One needs to be careful about using a phrase like “black comedy”: its very modishness makes it suspect, for it has been bandied about by the fashionable and ignorant in defense of a variety of repellent oddities. Still, it underlines the truth that there is a trace of blackness in all comedy though we usually notice it only in its exaggerated forms. What we laugh at, basically, is the discomfiture of others, whether this is gentle, like the mild frustrations of a pair of Shakespearean lovers, or extreme, as with the brutalities of Ben Jonson’s comedy. Hobbes spoke tersely of laughter as a “sudden glory” at the sight of others’ misfortune, and Bergson elaborated the idea of the comic as arising when the organic and vital is suddenly transformed into an object, colliding mechanically with other objects. The classical example, of course, is of the self-assured man suddenly slipping in the street on a banana peel: this is funny, though it would seem less so if it became apparent that he had broken an arm; and the mirth would fade if a couple of bystanders decided to kick him savagely in the ribs. All comedy involves some withdrawal of sympathy by the onlooker, and the difference between the gently comic, the black comic, and the horrifyingly unfunny, is one of degree—often a very large degree, admittedly—rather than of kind. Different civilizations have placed the threshold at different points along the scale; the Elizabethans were a good deal less sensitive than we are, and, as Northrop Frye has remarked, the audience of Roman comedy would probably have laughed uproariously at the Passion of Christ.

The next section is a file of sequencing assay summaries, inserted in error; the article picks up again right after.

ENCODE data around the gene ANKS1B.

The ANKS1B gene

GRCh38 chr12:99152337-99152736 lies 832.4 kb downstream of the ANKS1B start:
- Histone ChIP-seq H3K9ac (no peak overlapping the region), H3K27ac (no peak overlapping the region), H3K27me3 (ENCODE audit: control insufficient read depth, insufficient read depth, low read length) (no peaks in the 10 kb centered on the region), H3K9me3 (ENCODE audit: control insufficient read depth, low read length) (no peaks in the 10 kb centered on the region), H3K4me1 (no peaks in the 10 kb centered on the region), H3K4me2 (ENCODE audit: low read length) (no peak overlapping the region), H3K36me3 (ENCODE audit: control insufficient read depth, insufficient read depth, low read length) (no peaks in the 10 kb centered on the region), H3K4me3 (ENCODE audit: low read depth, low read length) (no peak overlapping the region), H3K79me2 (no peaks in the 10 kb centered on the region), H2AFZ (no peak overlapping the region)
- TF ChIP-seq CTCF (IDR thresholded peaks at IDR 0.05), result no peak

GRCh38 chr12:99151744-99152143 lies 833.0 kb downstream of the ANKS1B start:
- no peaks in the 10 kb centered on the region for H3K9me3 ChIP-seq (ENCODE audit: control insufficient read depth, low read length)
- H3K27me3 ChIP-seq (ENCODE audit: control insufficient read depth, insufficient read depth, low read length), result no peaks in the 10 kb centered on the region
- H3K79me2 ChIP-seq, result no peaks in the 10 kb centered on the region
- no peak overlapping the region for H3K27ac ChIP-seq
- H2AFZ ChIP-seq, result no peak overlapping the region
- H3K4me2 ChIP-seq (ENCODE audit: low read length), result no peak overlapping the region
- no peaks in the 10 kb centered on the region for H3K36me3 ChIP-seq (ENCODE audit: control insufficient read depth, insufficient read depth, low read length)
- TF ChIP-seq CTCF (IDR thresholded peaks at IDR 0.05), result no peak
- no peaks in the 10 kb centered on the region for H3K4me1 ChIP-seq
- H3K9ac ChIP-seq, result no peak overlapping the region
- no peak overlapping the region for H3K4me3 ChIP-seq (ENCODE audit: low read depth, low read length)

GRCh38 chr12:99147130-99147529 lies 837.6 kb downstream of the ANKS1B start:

Among contemporary writers no one is blacker, or more comic, than Anthony Burgess, an Englishman in his late forties who started publishing novels less than ten years ago, after devoting much of his life to composing music. He combines a unique sense of humor with a desolate philosophical despair in a way that makes him one of the more remarkable of living novelists, though his qualities have yet to be fully recognized on either side of the Atlantic. The Long Day Wanes provides American readers with his first three novels—the British editions came out between 1956 and 1959—in one volume; six later ones have already appeared here, and in addition to these Burgess has published two other novels in England under the pseudonym of “Joseph Kell.” There is something awesome about such a rate of production, particularly as Burgess is anything but a slick or careless writer; he has a Joycean preoccupation with language, particularly in his later books where it plays a large and active role, such as the Russianized teenage slang in A Clockwork Orange or the Elizabethan English of his most recent novel, Nothing Like the Sun, which is about Shakespeare. Burgess admits to a fascination with language, and has just published a simple primer of linguistic study, Language Made Plain.
Compared with the later works, The Long Day …
This article is available to online subscribers only.
Please choose from one of the options below to access this article:
Purchase a print premium subscription (20 issues per year) and also receive online access to all all content on nybooks.com.
Purchase an Online Edition subscription and receive full access to all articles published by the Review since 1963.